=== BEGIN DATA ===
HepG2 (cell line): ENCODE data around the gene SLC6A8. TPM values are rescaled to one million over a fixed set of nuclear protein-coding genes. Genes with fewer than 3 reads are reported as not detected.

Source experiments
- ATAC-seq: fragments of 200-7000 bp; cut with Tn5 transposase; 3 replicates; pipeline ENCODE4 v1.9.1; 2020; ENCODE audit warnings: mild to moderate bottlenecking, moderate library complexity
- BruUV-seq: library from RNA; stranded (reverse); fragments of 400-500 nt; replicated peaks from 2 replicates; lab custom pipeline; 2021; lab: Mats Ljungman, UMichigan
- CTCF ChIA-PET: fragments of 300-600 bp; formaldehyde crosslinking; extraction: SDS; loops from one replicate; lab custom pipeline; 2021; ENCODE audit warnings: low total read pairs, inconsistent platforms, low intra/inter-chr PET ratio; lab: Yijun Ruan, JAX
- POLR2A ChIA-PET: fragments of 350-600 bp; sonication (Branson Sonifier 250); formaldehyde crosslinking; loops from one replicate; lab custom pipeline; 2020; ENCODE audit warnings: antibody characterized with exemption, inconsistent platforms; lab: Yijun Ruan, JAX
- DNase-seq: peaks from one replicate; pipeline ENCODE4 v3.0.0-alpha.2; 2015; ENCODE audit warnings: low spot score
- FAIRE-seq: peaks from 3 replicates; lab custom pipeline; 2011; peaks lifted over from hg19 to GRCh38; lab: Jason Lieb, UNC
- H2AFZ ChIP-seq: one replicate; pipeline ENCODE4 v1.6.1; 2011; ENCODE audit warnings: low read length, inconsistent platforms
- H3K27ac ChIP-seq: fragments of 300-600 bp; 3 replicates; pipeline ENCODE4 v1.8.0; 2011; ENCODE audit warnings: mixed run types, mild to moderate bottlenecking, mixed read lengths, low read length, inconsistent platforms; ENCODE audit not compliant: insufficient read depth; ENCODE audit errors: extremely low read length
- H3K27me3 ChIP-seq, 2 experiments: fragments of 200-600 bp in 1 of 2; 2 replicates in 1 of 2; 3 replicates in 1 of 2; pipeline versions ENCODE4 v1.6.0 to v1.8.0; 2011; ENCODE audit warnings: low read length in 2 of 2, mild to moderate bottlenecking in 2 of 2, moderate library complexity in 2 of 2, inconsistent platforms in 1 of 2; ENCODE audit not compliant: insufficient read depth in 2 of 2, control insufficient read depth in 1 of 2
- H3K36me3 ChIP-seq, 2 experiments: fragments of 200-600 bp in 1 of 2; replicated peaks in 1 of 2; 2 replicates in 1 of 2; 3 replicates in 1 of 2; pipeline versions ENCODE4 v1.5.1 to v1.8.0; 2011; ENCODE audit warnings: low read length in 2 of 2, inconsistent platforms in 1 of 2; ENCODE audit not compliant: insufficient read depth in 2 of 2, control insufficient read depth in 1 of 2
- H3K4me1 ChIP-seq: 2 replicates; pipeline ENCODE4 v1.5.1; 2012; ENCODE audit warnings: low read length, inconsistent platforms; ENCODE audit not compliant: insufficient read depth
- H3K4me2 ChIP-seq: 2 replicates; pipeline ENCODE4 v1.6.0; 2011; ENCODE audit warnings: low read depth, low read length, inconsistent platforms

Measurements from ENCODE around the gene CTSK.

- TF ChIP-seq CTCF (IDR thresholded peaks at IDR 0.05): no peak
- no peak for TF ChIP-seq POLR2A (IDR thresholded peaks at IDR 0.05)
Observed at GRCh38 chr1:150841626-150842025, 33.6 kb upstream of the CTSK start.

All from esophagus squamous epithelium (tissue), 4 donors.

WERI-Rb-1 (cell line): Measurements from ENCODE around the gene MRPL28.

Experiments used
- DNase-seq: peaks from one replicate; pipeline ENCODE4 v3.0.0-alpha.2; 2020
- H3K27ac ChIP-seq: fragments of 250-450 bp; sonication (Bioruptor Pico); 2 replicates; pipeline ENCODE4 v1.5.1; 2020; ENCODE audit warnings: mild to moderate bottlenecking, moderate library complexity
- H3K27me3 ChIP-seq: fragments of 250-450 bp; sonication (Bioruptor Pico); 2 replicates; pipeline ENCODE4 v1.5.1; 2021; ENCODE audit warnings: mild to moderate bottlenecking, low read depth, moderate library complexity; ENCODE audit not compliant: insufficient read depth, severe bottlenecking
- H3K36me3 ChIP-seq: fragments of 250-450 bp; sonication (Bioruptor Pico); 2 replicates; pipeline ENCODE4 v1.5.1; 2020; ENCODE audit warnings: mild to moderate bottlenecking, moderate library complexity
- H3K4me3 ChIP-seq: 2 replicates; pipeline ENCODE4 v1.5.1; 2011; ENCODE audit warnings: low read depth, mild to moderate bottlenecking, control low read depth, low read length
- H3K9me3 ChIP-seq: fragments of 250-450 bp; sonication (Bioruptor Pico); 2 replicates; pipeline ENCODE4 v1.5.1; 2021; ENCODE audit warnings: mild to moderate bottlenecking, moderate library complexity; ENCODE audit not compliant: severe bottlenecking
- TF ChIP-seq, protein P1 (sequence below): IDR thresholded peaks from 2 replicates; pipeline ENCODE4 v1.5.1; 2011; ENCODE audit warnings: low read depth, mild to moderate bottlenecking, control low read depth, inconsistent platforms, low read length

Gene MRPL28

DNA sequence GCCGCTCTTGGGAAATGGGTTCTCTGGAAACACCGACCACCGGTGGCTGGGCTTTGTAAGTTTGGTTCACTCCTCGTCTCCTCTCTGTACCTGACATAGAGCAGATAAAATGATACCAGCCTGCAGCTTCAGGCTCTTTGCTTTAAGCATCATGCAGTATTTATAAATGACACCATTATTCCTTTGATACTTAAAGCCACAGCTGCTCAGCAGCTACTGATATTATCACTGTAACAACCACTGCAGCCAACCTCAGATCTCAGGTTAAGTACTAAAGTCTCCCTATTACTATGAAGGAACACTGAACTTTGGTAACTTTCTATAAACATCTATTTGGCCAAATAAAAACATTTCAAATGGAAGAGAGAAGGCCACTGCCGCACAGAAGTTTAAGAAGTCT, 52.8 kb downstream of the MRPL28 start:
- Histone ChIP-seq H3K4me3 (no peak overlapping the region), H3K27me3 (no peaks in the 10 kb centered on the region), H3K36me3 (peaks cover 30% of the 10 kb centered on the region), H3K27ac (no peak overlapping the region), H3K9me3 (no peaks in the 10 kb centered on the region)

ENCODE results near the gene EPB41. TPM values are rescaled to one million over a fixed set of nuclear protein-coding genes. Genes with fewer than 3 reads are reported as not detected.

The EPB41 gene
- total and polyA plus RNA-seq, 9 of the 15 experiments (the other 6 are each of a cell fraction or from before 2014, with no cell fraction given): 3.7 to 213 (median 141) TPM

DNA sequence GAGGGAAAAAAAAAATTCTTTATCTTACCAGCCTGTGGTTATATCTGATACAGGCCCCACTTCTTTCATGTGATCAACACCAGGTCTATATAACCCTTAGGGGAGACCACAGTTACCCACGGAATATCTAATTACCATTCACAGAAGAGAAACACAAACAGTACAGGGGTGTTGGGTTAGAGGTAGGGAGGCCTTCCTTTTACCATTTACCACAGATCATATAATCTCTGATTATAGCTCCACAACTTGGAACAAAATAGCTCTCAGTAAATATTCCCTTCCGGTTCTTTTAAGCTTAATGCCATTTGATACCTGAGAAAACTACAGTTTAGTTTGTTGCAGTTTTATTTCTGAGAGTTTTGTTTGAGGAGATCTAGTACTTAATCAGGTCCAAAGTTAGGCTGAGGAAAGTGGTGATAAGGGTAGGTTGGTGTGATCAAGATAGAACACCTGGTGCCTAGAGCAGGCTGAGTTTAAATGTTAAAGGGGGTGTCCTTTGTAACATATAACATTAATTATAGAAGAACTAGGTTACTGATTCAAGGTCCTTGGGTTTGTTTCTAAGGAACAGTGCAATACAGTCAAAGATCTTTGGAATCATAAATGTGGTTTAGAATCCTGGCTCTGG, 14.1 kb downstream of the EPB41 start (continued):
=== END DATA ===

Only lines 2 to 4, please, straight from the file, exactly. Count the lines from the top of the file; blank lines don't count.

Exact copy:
Source experiments
- ATAC-seq: fragments of 200-7000 bp; cut with Tn5 transposase; 3 replicates; pipeline ENCODE4 v1.9.1; 2020; ENCODE audit warnings: mild to moderate bottlenecking, moderate library complexity
- BruUV-seq: library from RNA; stranded (reverse); fragments of 400-500 nt; replicated peaks from 2 replicates; lab custom pipeline; 2021; lab: Mats Ljungman, UMichigan